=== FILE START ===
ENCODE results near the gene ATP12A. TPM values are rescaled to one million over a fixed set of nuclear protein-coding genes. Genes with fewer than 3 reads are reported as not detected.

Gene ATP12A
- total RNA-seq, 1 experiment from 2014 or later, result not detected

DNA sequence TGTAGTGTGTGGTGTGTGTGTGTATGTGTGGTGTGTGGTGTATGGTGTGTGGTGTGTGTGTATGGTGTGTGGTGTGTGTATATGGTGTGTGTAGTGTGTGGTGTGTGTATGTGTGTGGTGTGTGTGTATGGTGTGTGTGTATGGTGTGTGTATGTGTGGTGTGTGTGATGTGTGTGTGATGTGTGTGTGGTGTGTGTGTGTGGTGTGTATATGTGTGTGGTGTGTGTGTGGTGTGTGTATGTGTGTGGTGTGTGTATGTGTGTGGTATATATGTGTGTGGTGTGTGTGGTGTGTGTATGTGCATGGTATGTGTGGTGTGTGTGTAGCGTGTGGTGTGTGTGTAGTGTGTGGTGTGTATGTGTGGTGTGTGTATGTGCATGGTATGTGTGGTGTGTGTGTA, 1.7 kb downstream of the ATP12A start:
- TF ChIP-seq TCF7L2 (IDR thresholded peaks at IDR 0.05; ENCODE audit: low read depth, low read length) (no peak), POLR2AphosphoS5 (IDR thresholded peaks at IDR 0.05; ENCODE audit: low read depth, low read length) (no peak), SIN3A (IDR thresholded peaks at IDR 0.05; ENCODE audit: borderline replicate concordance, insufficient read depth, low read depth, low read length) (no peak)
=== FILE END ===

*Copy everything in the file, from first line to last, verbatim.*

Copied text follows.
ENCODE results near the gene ATP12A. TPM values are rescaled to one million over a fixed set of nuclear protein-coding genes. Genes with fewer than 3 reads are reported as not detected.

Gene ATP12A
- total RNA-seq, 1 experiment from 2014 or later, result not detected

DNA sequence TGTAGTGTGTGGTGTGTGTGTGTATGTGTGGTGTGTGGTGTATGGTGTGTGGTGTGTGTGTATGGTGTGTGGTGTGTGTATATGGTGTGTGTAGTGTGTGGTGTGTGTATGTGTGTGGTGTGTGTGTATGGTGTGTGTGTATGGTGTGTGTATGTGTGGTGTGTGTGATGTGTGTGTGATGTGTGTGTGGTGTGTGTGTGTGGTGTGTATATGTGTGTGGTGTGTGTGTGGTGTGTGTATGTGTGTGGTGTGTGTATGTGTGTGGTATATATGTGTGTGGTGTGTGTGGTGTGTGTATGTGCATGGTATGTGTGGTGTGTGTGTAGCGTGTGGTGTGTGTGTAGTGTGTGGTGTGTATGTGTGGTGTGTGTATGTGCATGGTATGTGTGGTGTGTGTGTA, 1.7 kb downstream of the ATP12A start:
- TF ChIP-seq TCF7L2 (IDR thresholded peaks at IDR 0.05; ENCODE audit: low read depth, low read length) (no peak), POLR2AphosphoS5 (IDR thresholded peaks at IDR 0.05; ENCODE audit: low read depth, low read length) (no peak), SIN3A (IDR thresholded peaks at IDR 0.05; ENCODE audit: borderline replicate concordance, insufficient read depth, low read depth, low read length) (no peak)